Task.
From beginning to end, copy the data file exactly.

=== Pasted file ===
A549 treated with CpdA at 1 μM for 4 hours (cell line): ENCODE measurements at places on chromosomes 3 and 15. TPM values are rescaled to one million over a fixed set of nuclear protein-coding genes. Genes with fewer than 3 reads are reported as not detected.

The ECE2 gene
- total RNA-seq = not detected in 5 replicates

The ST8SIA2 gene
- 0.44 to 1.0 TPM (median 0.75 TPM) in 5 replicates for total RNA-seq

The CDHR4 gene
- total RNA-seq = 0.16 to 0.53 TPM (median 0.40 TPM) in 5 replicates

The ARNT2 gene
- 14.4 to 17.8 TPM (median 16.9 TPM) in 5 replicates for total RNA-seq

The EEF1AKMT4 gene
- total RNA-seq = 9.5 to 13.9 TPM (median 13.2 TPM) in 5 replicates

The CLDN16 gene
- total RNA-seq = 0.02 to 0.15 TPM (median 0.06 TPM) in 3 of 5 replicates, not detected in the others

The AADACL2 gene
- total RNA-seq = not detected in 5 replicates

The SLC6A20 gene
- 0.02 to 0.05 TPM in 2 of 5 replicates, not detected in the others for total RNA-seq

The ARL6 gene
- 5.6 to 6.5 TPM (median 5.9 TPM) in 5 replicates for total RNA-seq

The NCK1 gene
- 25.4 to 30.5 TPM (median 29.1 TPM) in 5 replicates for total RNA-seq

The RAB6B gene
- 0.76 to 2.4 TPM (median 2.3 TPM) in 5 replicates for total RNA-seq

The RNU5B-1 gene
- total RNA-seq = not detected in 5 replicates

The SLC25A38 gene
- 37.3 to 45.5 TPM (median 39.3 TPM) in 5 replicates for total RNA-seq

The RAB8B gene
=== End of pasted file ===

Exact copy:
A549 treated with CpdA at 1 μM for 4 hours (cell line): ENCODE measurements at places on chromosomes 3 and 15. TPM values are rescaled to one million over a fixed set of nuclear protein-coding genes. Genes with fewer than 3 reads are reported as not detected.

The ECE2 gene
- total RNA-seq = not detected in 5 replicates

The ST8SIA2 gene
- 0.44 to 1.0 TPM (median 0.75 TPM) in 5 replicates for total RNA-seq

The CDHR4 gene
- total RNA-seq = 0.16 to 0.53 TPM (median 0.40 TPM) in 5 replicates

The ARNT2 gene
- 14.4 to 17.8 TPM (median 16.9 TPM) in 5 replicates for total RNA-seq

The EEF1AKMT4 gene
- total RNA-seq = 9.5 to 13.9 TPM (median 13.2 TPM) in 5 replicates

The CLDN16 gene
- total RNA-seq = 0.02 to 0.15 TPM (median 0.06 TPM) in 3 of 5 replicates, not detected in the others

The AADACL2 gene
- total RNA-seq = not detected in 5 replicates

The SLC6A20 gene
- 0.02 to 0.05 TPM in 2 of 5 replicates, not detected in the others for total RNA-seq

The ARL6 gene
- 5.6 to 6.5 TPM (median 5.9 TPM) in 5 replicates for total RNA-seq

The NCK1 gene
- 25.4 to 30.5 TPM (median 29.1 TPM) in 5 replicates for total RNA-seq

The RAB6B gene
- 0.76 to 2.4 TPM (median 2.3 TPM) in 5 replicates for total RNA-seq

The RNU5B-1 gene
- total RNA-seq = not detected in 5 replicates

The SLC25A38 gene
- 37.3 to 45.5 TPM (median 39.3 TPM) in 5 replicates for total RNA-seq

The RAB8B gene